A NSW Government plan to increase allowable noise levels from coal mines has been challenged by a United Kingdom researcher whose work the government cites.
Hunter Communities Network has written to Premier Gladys Berejiklian and called on the government to provide Australian research to back any proposed changes after University of Salford sound researcher, Dr David Waddington, said his work could “not be used to justify environmental noise limits”.
Proposed changes to the NSW Industrial Noise Policy initiated in 2015, which are before Cabinet, cite a 2011 paper by Dr Waddington and others, Procedure for the Assessment of Low Frequency Noise Complaints, to back a change to the way low frequency noise from NSW industrial sites, including mines, are assessed.
In his paper Dr Waddington noted that while only a relatively small number of people are affected by low frequency noise from sources including dump trucks, bulldozers, excavators and coal washeries, “those who are tend to suffer severe distress”, even leading to feeling suicidal.
His proposed procedure for assessing low frequency noise was “intended to assist in the evaluation of existing problems” and was “not intended as a means of predicting when disturbance might occur, for example in a planning situation, and would not be reliable to use as such”, the 2011 paper said.
In an email in response to questions from Hunter Communities Network, Dr Waddington confirmed there had been no change to that view in the six years since the paper was published.
“Our low frequency noise research cannot be used to justify environmental noise limits and to attempt to do so demonstrates a lack of understanding of the science and the scope of the project,” he wrote.
Network spokesperson Bev Smiles said while the Environment Protection Authority and the government continued to repeat that proposed changes were based on the best available science, Dr Waddington’s response to questions about how his research was being used contradicted the government.
“We now have evidence this isn’t the case,” Ms Smiles said.
“The current Industrial Noise Policy does little to protect families living in quiet rural areas from the health impacts and sleep disturbance caused by noise pollution from large coal mines,” said Ms Smiles and network colleague and Bulga resident Alan Leslie.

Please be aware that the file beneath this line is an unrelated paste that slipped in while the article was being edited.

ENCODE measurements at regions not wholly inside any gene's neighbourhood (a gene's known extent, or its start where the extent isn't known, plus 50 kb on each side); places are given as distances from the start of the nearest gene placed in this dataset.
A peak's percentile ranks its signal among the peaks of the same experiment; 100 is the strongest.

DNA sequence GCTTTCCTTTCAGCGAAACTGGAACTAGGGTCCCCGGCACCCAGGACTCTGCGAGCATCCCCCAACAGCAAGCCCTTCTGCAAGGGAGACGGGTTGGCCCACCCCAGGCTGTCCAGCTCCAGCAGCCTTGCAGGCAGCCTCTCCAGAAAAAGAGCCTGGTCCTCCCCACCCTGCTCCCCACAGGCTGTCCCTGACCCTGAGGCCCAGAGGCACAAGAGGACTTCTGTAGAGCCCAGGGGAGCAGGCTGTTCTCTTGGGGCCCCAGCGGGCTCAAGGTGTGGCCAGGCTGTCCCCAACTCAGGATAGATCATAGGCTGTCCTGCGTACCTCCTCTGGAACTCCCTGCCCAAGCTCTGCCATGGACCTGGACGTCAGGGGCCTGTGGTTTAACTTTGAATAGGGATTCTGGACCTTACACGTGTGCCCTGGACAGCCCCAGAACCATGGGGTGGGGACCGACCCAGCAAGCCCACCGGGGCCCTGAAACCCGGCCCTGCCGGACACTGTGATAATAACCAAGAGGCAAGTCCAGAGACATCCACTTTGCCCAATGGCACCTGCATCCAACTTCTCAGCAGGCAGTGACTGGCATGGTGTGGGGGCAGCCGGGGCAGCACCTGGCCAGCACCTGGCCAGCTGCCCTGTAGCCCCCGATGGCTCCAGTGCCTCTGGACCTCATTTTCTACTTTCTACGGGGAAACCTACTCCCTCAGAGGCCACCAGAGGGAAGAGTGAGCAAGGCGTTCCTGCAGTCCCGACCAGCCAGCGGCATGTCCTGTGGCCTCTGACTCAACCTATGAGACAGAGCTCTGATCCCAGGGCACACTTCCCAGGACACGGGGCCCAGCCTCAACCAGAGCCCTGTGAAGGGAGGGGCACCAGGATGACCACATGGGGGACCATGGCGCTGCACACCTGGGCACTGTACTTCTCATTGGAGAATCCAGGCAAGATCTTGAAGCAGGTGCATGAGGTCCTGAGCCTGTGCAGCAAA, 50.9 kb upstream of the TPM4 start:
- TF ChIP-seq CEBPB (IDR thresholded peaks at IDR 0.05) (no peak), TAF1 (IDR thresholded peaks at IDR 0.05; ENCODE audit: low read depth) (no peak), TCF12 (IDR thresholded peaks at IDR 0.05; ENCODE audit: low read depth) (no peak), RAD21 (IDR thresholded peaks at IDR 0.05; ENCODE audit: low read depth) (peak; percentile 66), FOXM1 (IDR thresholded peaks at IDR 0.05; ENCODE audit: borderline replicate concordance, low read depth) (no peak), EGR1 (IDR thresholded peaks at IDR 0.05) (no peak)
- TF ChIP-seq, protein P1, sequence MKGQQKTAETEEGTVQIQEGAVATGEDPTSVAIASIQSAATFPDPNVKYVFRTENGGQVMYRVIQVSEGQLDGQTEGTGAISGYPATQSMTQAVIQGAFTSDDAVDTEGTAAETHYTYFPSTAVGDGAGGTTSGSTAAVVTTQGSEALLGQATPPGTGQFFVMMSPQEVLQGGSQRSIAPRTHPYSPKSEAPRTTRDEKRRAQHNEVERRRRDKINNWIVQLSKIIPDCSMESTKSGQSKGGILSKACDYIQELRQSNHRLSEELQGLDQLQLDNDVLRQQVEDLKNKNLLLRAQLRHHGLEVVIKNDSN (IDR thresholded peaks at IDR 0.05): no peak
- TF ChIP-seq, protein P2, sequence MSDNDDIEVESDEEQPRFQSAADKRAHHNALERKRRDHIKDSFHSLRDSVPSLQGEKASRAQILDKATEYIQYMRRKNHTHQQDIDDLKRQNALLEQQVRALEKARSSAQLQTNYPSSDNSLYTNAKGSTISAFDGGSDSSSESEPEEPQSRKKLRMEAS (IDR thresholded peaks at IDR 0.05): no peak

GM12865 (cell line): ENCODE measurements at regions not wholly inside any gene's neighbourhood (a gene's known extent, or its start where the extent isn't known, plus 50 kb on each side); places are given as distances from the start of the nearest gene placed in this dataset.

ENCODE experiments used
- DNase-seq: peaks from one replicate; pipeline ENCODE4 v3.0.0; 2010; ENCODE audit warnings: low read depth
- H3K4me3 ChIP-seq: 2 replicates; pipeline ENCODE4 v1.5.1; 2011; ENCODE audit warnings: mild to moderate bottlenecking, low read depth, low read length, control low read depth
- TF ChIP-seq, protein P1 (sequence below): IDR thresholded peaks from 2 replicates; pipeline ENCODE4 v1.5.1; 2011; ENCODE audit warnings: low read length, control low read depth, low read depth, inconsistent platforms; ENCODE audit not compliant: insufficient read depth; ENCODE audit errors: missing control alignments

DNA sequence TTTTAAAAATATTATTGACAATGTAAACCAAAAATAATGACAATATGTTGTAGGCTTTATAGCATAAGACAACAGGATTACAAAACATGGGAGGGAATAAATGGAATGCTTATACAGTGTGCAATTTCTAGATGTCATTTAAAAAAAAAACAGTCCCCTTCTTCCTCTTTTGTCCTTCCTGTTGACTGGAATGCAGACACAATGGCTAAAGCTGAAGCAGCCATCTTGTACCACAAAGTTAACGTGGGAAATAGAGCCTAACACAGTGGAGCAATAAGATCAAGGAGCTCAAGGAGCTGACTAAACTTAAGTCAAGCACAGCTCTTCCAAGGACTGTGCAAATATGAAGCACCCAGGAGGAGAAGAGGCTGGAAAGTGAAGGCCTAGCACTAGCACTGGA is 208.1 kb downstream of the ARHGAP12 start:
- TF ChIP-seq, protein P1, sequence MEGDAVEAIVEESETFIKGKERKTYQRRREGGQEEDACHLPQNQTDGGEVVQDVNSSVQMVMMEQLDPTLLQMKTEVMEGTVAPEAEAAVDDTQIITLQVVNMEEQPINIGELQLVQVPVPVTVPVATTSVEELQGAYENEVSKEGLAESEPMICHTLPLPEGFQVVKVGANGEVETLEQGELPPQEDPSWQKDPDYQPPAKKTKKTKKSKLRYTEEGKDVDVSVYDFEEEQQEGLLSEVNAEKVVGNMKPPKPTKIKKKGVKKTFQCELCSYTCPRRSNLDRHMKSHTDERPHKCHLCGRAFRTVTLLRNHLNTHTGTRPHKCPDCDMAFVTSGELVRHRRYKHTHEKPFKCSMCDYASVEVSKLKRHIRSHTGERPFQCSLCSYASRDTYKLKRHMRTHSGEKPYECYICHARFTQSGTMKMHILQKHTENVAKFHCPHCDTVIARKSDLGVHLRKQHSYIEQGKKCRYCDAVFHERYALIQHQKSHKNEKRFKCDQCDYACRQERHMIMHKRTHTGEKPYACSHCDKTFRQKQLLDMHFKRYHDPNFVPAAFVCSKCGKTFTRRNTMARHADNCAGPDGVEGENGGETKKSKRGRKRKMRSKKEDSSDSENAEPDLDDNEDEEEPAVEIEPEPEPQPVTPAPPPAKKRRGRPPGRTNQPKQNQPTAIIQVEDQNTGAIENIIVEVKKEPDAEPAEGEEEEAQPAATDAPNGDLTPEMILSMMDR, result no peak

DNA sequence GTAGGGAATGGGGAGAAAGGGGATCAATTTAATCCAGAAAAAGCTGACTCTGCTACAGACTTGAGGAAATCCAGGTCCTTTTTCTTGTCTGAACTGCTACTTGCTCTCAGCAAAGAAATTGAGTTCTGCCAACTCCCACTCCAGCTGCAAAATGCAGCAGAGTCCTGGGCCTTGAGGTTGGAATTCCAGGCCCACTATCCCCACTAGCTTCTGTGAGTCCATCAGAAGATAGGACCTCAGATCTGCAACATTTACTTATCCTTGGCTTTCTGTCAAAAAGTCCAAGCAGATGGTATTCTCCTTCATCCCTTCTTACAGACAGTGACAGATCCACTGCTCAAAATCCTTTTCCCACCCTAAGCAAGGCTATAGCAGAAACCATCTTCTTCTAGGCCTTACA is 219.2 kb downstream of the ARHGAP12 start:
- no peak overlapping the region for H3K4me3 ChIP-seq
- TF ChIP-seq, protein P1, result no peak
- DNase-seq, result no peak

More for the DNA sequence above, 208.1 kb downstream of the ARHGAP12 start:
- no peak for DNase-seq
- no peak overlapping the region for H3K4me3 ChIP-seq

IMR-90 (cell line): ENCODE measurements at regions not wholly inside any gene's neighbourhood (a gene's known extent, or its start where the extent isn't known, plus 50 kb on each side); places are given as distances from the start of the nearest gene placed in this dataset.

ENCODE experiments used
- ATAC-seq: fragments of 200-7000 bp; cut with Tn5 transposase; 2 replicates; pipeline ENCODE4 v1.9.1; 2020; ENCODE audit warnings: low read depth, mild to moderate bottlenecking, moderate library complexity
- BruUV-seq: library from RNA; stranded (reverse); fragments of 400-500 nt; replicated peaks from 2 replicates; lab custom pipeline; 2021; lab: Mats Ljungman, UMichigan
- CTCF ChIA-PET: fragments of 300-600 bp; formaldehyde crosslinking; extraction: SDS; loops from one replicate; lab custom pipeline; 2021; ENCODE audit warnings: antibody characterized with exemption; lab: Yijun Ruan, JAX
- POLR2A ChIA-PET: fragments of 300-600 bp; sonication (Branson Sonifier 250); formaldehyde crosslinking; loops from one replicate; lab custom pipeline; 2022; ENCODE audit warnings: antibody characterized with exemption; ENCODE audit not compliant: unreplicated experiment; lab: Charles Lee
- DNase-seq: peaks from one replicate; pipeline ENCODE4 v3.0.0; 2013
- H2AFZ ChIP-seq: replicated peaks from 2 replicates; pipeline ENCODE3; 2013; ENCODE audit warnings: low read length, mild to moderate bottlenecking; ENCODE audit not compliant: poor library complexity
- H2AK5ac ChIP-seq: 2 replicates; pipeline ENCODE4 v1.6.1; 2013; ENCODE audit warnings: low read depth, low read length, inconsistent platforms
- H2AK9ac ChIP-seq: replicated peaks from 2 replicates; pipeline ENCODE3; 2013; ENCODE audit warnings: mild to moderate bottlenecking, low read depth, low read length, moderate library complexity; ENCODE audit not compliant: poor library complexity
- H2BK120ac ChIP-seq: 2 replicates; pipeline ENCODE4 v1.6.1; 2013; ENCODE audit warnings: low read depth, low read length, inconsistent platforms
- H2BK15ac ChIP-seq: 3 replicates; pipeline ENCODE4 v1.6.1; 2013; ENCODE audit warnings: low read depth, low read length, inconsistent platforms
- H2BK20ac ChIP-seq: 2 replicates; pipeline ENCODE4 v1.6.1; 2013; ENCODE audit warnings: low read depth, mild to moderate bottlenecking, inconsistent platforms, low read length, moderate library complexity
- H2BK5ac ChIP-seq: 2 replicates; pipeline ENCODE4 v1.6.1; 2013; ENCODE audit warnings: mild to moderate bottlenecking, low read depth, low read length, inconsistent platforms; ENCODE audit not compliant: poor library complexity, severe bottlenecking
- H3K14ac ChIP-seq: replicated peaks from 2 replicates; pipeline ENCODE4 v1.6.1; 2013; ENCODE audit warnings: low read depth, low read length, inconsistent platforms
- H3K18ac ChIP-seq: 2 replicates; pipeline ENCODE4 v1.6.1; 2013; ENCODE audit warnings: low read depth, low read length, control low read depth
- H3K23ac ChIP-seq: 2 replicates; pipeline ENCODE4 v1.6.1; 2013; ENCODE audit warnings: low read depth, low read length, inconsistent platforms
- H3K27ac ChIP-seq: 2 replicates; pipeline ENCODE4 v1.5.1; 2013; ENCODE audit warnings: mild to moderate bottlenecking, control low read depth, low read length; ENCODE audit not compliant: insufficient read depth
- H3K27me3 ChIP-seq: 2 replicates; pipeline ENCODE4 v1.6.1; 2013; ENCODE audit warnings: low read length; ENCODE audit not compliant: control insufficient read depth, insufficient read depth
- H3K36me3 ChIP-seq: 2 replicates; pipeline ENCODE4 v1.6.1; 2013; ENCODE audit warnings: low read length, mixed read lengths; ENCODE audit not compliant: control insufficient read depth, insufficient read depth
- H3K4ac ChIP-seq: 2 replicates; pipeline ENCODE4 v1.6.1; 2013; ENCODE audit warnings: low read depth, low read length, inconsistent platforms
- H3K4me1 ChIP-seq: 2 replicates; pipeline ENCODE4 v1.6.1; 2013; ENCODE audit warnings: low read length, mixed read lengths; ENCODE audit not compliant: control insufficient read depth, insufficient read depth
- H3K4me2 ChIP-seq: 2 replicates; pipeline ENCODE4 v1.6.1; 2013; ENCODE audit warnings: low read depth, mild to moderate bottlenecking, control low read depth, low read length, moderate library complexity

“The EPA has recommended that the policy be weakened without conducting any research in rural NSW.”
The network said the proposed new policy will allow mines to emit more low frequency noise by changing the way it is assessed and increase allowable daytime noise from 35 to 40 decibels.
The EPA said the increased daytime noise level would “better reflect the science when assessing daytime industrial noise”.
Ms Smiles and Mr Leslie said the current and proposed Industrial Noise Policy took no account of the difference between background noise levels in Hunter rural communities compared with background noise levels in inner city areas to propose a 40 decibel daytime noise level. The network has told the Premier that background noise levels in rural areas can be 20 decibels.
The network is also angered by new wording under the proposed noise guideline.
The current noise policy aims to “establish noise criteria that would protect the community from excessive intrusive noise and preserve amenity for specific land uses”.
The proposed noise guideline sets strictly functional objectives to “provide the criteria that are used to assess both change in noise level and long-term noise levels” and “promote the use of best-practice noise mitigation measures”.
In its letter to Premier Berejiklian the Hunter Communities Network said the problem with the use of Dr Waddington’s 2011 paper was raised with the EPA but without a response.
“In light of this clear conflict, the proposed NSW Industrial Noise Policy should be withdrawn and reassessed for its veracity on a justifiable scientific basis. We seek an undertaking from you that the proposed INP will not be adopted by the NSW Government,” the network wrote in a letter this month.
In November last year a spokesman for the then Environment Minister Mark Speakman confirmed that no research on industrial noise in rural NSW was used to review the existing Industrial Noise Policy.
“The draft industrial noise guideline proposed that the minimum daytime noise assessment level criteria be raised from 35 decibels to 40 decibels. This noise level remains below World Health Organisation recommendations for protecting sleep, and below levels that are expected to lead to unacceptable impacts on the community,” the spokesman said.